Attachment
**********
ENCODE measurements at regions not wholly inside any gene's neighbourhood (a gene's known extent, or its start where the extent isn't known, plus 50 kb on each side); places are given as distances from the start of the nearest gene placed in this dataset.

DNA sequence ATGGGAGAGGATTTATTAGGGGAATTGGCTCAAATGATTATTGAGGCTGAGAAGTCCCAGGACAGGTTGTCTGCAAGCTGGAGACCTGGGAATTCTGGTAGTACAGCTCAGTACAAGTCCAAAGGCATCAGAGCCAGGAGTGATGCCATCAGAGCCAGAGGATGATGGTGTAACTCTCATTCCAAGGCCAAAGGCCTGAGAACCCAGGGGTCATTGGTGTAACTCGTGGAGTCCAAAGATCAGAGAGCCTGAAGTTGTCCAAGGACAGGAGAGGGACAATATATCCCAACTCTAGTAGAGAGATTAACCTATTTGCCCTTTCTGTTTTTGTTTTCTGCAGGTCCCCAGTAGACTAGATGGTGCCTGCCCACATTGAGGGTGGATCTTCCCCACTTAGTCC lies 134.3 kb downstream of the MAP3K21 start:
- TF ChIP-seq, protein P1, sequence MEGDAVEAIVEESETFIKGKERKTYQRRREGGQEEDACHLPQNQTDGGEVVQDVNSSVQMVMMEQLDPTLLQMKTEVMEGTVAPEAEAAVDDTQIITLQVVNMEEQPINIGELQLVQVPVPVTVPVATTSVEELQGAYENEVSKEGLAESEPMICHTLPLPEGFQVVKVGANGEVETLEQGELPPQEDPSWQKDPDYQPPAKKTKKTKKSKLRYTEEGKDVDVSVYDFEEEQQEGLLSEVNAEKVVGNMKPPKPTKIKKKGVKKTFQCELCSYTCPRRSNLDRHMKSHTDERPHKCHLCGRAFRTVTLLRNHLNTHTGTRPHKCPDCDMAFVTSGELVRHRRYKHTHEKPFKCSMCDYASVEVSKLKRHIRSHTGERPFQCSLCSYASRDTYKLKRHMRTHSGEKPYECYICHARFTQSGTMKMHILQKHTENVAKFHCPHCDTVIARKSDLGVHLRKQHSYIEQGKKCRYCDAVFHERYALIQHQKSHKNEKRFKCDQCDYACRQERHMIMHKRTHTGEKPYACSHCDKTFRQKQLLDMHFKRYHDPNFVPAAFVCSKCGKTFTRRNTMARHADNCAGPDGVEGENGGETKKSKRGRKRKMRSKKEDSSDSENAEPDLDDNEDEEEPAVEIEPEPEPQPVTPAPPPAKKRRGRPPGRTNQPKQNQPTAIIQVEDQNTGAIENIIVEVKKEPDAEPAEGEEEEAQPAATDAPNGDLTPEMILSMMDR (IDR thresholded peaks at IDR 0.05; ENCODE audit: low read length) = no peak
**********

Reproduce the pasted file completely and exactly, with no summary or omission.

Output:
ENCODE measurements at regions not wholly inside any gene's neighbourhood (a gene's known extent, or its start where the extent isn't known, plus 50 kb on each side); places are given as distances from the start of the nearest gene placed in this dataset.

DNA sequence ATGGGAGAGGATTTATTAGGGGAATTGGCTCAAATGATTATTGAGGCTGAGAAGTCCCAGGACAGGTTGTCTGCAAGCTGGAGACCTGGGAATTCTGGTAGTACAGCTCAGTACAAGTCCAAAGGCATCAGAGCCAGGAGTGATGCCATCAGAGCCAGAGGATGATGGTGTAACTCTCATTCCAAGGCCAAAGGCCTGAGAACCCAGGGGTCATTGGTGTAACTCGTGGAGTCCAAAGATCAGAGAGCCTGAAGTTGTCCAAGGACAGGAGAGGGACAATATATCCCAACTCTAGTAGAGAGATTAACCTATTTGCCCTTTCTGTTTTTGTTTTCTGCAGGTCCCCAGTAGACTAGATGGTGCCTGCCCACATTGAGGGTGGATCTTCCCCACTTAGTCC lies 134.3 kb downstream of the MAP3K21 start:
- TF ChIP-seq, protein P1, sequence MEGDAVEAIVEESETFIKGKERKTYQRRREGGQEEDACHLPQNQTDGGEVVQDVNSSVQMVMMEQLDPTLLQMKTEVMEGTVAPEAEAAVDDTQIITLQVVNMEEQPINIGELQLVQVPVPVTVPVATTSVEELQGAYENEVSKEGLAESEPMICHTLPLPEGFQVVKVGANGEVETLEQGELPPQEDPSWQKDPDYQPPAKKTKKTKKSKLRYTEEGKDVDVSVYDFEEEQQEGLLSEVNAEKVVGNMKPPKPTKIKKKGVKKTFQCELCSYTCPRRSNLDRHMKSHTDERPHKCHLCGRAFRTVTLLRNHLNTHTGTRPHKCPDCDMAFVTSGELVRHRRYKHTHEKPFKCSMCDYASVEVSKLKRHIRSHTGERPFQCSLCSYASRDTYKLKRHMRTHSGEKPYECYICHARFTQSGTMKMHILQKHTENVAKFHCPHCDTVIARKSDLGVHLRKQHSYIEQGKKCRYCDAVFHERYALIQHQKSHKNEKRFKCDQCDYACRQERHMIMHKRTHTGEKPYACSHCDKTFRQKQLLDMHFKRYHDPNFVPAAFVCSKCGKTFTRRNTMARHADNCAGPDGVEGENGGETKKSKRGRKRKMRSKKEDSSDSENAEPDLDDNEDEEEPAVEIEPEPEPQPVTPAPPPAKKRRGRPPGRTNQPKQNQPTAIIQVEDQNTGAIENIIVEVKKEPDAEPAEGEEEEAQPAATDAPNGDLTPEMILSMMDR (IDR thresholded peaks at IDR 0.05; ENCODE audit: low read length) = no peak